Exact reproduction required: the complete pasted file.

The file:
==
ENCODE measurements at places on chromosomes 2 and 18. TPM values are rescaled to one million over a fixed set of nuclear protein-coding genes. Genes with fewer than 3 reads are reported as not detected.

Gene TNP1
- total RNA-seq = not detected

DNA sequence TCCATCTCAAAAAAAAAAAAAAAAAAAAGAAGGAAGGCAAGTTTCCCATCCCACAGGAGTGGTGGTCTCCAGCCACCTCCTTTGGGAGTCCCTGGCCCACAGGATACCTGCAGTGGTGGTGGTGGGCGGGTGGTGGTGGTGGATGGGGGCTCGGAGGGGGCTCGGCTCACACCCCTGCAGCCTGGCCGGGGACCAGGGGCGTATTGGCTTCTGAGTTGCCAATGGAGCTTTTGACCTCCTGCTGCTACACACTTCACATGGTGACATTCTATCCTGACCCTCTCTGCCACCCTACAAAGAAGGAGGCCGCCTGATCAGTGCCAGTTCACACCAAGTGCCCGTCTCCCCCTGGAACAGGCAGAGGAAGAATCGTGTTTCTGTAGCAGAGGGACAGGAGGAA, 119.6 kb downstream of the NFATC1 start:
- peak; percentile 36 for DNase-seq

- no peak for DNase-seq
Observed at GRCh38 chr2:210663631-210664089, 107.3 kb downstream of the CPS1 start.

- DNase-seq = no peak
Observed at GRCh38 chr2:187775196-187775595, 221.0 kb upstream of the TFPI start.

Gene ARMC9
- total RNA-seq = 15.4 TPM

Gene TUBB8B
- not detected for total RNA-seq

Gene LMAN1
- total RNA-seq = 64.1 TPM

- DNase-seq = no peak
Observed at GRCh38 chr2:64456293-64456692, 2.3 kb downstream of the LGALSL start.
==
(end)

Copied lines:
ENCODE measurements at places on chromosomes 2 and 18. TPM values are rescaled to one million over a fixed set of nuclear protein-coding genes. Genes with fewer than 3 reads are reported as not detected.

Gene TNP1
- total RNA-seq = not detected

DNA sequence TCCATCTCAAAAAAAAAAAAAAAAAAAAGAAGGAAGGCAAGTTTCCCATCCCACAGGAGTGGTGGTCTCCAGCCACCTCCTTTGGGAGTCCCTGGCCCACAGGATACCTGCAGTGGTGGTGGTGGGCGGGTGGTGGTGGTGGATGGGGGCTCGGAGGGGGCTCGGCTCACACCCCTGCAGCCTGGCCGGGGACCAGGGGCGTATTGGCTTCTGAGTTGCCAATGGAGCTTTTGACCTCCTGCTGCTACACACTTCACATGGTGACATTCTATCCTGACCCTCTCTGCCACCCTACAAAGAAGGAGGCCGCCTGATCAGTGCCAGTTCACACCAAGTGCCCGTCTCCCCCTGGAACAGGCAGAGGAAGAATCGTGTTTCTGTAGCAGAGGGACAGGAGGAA, 119.6 kb downstream of the NFATC1 start:
- peak; percentile 36 for DNase-seq

- no peak for DNase-seq
Observed at GRCh38 chr2:210663631-210664089, 107.3 kb downstream of the CPS1 start.

- DNase-seq = no peak
Observed at GRCh38 chr2:187775196-187775595, 221.0 kb upstream of the TFPI start.

Gene ARMC9
- total RNA-seq = 15.4 TPM

Gene TUBB8B
- not detected for total RNA-seq

Gene LMAN1
- total RNA-seq = 64.1 TPM

- DNase-seq = no peak
Observed at GRCh38 chr2:64456293-64456692, 2.3 kb downstream of the LGALSL start.